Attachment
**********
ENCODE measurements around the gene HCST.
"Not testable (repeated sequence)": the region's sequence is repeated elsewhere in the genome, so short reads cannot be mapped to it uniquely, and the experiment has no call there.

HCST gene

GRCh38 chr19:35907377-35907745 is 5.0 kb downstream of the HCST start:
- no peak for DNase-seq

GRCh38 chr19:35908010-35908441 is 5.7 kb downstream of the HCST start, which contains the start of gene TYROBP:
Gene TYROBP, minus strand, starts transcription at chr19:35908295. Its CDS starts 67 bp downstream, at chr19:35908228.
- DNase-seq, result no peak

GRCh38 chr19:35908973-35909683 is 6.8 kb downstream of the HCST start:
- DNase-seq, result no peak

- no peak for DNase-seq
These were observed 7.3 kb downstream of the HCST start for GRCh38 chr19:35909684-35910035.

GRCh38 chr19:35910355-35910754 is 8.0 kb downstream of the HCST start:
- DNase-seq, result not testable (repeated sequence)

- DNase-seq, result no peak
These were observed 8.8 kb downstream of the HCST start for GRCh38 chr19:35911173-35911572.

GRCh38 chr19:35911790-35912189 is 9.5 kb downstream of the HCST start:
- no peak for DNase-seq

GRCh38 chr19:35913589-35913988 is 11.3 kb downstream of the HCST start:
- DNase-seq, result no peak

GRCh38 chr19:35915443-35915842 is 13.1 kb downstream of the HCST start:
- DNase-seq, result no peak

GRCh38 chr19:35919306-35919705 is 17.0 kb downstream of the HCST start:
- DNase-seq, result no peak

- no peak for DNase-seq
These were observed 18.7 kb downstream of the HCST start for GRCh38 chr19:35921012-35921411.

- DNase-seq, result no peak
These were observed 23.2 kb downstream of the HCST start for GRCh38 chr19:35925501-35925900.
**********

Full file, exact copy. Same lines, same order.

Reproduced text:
ENCODE measurements around the gene HCST.
"Not testable (repeated sequence)": the region's sequence is repeated elsewhere in the genome, so short reads cannot be mapped to it uniquely, and the experiment has no call there.

HCST gene

GRCh38 chr19:35907377-35907745 is 5.0 kb downstream of the HCST start:
- no peak for DNase-seq

GRCh38 chr19:35908010-35908441 is 5.7 kb downstream of the HCST start, which contains the start of gene TYROBP:
Gene TYROBP, minus strand, starts transcription at chr19:35908295. Its CDS starts 67 bp downstream, at chr19:35908228.
- DNase-seq, result no peak

GRCh38 chr19:35908973-35909683 is 6.8 kb downstream of the HCST start:
- DNase-seq, result no peak

- no peak for DNase-seq
These were observed 7.3 kb downstream of the HCST start for GRCh38 chr19:35909684-35910035.

GRCh38 chr19:35910355-35910754 is 8.0 kb downstream of the HCST start:
- DNase-seq, result not testable (repeated sequence)

- DNase-seq, result no peak
These were observed 8.8 kb downstream of the HCST start for GRCh38 chr19:35911173-35911572.

GRCh38 chr19:35911790-35912189 is 9.5 kb downstream of the HCST start:
- no peak for DNase-seq

GRCh38 chr19:35913589-35913988 is 11.3 kb downstream of the HCST start:
- DNase-seq, result no peak

GRCh38 chr19:35915443-35915842 is 13.1 kb downstream of the HCST start:
- DNase-seq, result no peak

GRCh38 chr19:35919306-35919705 is 17.0 kb downstream of the HCST start:
- DNase-seq, result no peak

- no peak for DNase-seq
These were observed 18.7 kb downstream of the HCST start for GRCh38 chr19:35921012-35921411.

- DNase-seq, result no peak
These were observed 23.2 kb downstream of the HCST start for GRCh38 chr19:35925501-35925900.